Back to Alaska

FasterSkierJune 21, 2009

Happy Fathers’ Day and celebration of the summer solstice! I returned on Friday night from our first week long on-snow camp at APUNSC’s Eagle Glacier training facility. We take advantage of this Alaskan glacier to maintain our snow-feel and ski-specific training over the summer. We’ll be up for three weeks total over the summer: one week each in June, July, and August. Following are some snapshots from the week:

Due to low cloud cover, Alpine Air dropped us off lower on the glacier than our facility is located. So our coaches drove down in the Pisten Bully and picked us up as we arrived. This is one of the college students on our team, Kate “Fitz” Fitzegerald, getting a ride up on the back of the Pisten Bully. Fitz has improved so much in both technique and fitness since we started training together three years ago. It is really cool to watch our whole team improve over the years.

Some of my team down at the intersection where we drop clothes and water bottles and meet for speeds or intervals.

Because of the Mt. Redoubt eruptions this winter we have a layer of volcanic ash over the glacier. This has caused a REALLY fast melt rate, last year we had many many more feet of snow depth up here. It also makes the snow dirty and abrasive to ski bases. While it’s not the classic glacier beauty, the ash does play an interesting visual dynamic across the snow.

The APUNSC Team out playing a game of speed ball. Or maybe they’re just playing follow the leader. Usually it’s foggy like this, so for all the moments that you can actually see farther than 400m, there’s hours of not knowing what’s happening outside.

Laura Valaas, ready to ski.

There are moments skiing out here when I am overwhelmed by the natural beauty. Watching the way the clouds move in and out. We’re skiing on the top of a mountain and we get the rapidly changing mountain weather.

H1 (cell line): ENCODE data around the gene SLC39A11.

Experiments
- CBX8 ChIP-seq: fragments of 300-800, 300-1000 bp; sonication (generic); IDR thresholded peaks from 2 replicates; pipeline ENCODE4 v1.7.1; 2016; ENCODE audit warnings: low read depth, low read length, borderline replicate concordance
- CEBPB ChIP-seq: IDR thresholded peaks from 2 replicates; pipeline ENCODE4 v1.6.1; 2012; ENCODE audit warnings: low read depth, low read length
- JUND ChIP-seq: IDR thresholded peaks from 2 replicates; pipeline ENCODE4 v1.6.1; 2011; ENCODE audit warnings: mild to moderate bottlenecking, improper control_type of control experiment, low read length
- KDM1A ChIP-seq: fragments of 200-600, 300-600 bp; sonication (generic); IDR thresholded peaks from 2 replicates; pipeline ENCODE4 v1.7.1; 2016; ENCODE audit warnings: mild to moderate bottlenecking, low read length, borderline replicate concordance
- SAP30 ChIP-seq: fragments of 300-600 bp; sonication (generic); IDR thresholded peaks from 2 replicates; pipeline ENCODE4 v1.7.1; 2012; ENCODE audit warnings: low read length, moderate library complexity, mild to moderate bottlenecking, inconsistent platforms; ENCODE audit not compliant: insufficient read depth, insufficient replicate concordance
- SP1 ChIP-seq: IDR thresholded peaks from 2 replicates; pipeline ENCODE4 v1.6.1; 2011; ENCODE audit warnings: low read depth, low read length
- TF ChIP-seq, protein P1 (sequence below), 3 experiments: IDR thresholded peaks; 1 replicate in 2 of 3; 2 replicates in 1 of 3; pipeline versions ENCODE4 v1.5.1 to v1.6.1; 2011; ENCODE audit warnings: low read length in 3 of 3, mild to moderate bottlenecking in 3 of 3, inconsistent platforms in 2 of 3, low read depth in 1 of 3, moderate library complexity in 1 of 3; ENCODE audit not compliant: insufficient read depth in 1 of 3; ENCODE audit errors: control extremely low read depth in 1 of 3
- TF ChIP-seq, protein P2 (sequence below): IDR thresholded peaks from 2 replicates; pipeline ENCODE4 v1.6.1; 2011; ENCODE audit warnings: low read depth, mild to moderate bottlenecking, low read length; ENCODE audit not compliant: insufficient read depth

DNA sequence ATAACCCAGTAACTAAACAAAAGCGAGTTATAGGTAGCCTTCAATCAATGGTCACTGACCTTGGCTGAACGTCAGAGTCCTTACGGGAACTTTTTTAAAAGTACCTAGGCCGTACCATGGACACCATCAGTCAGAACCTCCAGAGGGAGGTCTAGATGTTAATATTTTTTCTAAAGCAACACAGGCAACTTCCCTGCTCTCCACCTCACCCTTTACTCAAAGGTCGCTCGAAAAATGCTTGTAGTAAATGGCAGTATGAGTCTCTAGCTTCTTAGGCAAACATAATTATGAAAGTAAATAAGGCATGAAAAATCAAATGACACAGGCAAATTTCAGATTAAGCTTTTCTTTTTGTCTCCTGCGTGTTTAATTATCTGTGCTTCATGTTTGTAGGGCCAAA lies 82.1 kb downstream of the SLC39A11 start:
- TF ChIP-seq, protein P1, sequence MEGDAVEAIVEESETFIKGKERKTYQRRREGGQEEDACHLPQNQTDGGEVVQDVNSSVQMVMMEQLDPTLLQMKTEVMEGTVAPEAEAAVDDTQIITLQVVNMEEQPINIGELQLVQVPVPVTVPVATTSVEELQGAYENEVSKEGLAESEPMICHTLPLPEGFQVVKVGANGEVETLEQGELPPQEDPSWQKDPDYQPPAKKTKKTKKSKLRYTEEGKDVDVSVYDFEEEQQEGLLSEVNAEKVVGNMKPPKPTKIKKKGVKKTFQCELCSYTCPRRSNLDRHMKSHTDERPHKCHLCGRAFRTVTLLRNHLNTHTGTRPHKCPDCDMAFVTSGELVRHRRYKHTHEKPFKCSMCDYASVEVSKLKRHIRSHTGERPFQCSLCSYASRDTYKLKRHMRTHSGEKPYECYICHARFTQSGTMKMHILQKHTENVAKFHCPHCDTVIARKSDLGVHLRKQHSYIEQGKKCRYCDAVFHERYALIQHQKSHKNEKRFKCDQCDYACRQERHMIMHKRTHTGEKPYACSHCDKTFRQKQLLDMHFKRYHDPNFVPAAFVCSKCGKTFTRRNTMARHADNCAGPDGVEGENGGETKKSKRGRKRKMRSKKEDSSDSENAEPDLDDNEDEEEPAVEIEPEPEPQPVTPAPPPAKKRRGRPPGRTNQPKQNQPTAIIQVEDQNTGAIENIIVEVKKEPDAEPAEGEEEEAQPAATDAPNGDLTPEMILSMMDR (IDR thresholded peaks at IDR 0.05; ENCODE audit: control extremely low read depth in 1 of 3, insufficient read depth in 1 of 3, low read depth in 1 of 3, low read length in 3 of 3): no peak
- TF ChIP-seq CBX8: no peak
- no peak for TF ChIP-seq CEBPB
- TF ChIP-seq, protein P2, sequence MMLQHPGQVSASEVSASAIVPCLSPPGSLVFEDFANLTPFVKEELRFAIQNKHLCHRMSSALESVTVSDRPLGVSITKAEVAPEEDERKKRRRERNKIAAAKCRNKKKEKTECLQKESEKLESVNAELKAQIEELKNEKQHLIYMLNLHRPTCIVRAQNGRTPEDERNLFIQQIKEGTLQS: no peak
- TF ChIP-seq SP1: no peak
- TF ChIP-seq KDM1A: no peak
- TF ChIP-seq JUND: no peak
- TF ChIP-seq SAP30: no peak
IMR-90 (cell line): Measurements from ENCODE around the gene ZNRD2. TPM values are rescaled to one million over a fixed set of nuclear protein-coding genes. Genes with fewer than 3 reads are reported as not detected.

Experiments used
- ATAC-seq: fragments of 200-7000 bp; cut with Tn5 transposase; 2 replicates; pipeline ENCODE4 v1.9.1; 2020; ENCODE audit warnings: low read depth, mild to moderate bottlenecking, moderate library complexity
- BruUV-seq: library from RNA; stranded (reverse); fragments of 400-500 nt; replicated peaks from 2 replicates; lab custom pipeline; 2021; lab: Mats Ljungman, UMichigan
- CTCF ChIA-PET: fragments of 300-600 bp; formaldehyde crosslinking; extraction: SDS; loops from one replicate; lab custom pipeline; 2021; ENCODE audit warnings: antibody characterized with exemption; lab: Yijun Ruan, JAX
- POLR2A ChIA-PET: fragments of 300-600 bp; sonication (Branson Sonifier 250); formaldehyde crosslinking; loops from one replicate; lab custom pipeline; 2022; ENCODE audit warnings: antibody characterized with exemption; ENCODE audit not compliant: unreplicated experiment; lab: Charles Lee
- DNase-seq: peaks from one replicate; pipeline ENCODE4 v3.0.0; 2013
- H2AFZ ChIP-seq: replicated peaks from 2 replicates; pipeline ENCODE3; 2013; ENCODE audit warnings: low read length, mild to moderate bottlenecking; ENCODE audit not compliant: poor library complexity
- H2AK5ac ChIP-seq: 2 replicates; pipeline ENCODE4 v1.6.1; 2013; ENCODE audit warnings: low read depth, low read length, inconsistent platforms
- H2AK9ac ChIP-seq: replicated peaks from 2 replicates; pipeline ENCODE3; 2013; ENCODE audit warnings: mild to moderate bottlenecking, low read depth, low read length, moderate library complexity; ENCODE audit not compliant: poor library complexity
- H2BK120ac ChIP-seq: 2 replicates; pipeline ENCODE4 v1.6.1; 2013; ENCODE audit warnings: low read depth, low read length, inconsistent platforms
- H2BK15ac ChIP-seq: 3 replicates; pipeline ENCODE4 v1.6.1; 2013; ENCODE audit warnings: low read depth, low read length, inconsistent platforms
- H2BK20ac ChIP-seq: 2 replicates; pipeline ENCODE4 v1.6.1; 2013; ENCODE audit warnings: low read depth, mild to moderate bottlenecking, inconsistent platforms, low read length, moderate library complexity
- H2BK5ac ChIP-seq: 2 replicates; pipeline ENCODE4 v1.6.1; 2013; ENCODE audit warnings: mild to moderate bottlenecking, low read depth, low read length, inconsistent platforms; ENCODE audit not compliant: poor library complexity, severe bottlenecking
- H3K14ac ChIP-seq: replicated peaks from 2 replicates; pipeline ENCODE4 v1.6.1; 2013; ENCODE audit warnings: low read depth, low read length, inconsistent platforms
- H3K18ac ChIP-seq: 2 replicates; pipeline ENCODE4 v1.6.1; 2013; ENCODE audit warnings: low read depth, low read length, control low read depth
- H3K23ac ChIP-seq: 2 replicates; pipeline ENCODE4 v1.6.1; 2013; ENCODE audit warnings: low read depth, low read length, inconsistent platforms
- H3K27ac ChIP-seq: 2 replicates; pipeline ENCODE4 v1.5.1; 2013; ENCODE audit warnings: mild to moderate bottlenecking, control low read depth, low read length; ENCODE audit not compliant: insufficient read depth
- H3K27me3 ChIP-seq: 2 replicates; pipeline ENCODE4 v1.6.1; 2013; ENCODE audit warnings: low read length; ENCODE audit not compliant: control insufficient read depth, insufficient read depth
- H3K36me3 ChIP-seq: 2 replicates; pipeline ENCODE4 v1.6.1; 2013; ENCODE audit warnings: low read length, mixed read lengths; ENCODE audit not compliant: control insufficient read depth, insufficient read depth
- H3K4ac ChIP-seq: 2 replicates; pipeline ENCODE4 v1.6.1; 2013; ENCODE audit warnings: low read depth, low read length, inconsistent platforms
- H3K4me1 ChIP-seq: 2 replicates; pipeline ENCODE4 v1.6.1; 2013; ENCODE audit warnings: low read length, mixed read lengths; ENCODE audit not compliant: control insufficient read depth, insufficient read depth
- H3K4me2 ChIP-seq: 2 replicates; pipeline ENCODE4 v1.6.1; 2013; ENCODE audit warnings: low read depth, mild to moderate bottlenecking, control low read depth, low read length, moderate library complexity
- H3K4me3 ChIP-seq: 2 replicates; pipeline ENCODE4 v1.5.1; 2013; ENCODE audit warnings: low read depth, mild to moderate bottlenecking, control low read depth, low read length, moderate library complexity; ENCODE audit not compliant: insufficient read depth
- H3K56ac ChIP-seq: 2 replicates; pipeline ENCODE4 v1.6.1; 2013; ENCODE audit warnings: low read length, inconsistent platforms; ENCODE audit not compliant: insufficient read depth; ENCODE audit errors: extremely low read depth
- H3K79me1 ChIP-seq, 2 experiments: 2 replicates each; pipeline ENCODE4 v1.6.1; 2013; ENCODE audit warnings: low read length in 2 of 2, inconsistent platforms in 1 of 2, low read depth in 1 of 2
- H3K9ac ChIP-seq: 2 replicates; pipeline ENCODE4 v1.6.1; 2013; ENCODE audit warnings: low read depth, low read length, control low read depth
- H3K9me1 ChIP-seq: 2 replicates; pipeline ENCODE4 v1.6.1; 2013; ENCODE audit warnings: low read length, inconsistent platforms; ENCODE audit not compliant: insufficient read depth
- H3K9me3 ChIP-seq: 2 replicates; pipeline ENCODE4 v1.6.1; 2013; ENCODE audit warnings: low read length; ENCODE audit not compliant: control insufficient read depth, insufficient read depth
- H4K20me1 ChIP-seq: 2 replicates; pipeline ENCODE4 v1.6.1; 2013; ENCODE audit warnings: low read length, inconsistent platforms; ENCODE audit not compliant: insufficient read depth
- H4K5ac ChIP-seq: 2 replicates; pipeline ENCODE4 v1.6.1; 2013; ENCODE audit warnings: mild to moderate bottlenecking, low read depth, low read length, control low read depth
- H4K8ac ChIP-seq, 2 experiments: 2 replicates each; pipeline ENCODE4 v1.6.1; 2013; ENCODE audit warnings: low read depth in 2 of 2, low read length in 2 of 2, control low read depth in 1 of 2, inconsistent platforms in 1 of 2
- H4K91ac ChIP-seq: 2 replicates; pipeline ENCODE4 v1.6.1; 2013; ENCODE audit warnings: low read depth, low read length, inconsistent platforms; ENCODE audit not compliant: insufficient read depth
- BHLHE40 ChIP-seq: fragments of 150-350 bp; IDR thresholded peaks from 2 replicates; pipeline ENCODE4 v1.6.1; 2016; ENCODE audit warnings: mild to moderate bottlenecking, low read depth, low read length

One of the markers for the finish of an interval was a Coke can next to the trail. I’ve never been so glad to see a can of coke each lap and I didn’t even get to drink it! (I’m sure someone did though.)

This was a sign Duser put up on our mirror. What a nice note to brush your teeth to in the morning.

Becca Rorabaugh, ready to ski.

The one glitch in our camp was that on the second day the Pisten Bully broke down. So for the entire week we classic skied on snow machine set tracks. By the end of the week I was starting to worry about overuse injuries from the repetitive motion but I think we all made it through the many hours of classic skiing unscathed.

I do love my klister skis!

After returning on Friday we had the weekend basically off to recover and get refreshed for another training week starting on Monday. I took a trip to explore some more parts of Alaska. Alaska is unbelievable, you can get out into wilderness so quickly from Anchorage. And it is beautiful. I love having the training opportunities up here and then having the adventure opportunities on my days off.

This is one of the many beautiful examples of a medial moraine. When two, or frequently more, glaciers merge their lateral moraines combine to form a ribbon of debris tracing the path of the glaciers down valley.

On this trip we went out to explore an ole gold mine. We tramped around on old trails finding slag piles, steam pipes, mine shafts, old leather boots, and all kinds of abandoned mining equipment. It was so cool to try to recreate in our imaginations how the mine functioned and what life was like here for the miners.

Hydro-electric generators, circa 1912. These things look pretty sweet, if I had a water feature in my yard I’d put in some hydro-electric generators for electricity. Why did we move away from this type of free energy?

On to the next adventure!


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